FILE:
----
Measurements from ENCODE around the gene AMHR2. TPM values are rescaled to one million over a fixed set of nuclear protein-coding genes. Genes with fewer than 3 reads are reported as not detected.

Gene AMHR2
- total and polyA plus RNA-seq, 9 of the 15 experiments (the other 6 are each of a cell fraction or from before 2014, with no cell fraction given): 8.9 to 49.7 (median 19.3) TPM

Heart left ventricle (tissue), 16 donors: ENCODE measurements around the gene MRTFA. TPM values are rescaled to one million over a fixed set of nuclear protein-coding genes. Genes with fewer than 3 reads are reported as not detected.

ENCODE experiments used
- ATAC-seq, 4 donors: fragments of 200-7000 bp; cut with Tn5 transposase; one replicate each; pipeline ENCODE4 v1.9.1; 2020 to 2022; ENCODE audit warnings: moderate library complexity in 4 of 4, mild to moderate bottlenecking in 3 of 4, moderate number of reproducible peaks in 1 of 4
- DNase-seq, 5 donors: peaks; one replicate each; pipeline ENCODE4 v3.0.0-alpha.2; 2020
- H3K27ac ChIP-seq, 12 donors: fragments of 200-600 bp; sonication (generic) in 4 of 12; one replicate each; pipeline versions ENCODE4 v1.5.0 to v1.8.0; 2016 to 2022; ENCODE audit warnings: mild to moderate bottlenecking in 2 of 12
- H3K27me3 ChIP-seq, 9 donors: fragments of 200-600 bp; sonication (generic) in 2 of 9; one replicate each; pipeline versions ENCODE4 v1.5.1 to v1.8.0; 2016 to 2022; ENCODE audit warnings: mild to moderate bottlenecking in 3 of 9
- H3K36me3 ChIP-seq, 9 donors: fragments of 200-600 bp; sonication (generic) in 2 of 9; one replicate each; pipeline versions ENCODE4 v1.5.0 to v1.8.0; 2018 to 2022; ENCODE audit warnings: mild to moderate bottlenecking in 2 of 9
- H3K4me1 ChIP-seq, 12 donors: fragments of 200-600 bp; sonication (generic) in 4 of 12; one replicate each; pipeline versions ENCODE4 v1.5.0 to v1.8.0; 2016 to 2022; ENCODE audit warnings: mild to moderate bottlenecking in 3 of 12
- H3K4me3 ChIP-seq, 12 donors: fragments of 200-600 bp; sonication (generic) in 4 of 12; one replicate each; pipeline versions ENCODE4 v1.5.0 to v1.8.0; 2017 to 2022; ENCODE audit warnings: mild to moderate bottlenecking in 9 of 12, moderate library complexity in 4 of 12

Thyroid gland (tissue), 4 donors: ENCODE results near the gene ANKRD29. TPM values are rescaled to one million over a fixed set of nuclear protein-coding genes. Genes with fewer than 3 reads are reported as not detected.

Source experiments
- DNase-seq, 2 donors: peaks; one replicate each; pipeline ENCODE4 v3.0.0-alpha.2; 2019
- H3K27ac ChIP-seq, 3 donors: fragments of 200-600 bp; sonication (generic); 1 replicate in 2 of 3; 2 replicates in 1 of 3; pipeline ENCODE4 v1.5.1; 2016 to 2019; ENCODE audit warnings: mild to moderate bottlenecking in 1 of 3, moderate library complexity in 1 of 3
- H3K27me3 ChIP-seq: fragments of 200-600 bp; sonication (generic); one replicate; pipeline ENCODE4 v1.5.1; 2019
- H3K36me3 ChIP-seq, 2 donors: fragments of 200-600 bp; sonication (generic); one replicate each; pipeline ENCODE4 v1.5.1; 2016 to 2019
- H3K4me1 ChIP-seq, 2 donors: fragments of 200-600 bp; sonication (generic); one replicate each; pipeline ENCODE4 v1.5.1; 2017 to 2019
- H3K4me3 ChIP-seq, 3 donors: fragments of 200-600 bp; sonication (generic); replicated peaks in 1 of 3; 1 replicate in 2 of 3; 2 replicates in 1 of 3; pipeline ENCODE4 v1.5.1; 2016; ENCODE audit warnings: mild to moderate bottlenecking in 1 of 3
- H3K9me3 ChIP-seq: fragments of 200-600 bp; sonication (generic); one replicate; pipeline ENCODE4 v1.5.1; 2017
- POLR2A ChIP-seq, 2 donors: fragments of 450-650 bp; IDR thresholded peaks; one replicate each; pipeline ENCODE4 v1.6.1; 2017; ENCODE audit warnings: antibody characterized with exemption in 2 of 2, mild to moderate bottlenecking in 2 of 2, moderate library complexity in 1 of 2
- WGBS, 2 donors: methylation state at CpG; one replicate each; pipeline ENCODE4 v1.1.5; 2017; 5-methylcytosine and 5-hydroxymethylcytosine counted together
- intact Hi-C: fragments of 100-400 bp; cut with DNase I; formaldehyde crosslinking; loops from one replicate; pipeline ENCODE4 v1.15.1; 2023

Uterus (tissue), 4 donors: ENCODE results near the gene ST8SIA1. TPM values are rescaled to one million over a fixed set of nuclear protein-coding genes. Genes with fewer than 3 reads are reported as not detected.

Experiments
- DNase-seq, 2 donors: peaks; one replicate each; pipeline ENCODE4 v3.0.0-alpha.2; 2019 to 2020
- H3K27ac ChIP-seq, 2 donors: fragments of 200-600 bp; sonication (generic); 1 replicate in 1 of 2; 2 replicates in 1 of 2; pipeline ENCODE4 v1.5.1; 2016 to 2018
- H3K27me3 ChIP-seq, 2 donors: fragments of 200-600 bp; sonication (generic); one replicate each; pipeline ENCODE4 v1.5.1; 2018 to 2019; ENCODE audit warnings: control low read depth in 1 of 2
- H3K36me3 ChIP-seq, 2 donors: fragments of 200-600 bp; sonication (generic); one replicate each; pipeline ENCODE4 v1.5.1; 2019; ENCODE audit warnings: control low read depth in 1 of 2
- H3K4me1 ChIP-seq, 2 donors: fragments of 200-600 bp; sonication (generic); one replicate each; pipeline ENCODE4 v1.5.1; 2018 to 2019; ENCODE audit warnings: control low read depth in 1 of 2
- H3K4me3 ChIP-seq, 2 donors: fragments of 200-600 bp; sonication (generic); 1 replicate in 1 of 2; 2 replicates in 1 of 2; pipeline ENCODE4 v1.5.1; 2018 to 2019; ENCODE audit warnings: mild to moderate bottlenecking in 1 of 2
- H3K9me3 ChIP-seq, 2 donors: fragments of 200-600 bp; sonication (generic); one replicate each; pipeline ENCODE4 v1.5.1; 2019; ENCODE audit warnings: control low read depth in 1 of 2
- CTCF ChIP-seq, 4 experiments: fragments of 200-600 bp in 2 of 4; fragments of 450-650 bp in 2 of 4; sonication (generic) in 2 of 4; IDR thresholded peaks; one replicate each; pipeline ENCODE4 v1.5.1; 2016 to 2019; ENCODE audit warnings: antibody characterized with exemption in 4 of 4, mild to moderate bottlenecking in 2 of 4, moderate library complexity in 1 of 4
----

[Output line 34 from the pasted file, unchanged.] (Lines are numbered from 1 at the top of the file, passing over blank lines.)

- CTCF ChIP-seq, 4 experiments: fragments of 200-600 bp in 2 of 4; fragments of 450-650 bp in 2 of 4; sonication (generic) in 2 of 4; IDR thresholded peaks; one replicate each; pipeline ENCODE4 v1.5.1; 2016 to 2019; ENCODE audit warnings: antibody characterized with exemption in 4 of 4, mild to moderate bottlenecking in 2 of 4, moderate library complexity in 1 of 4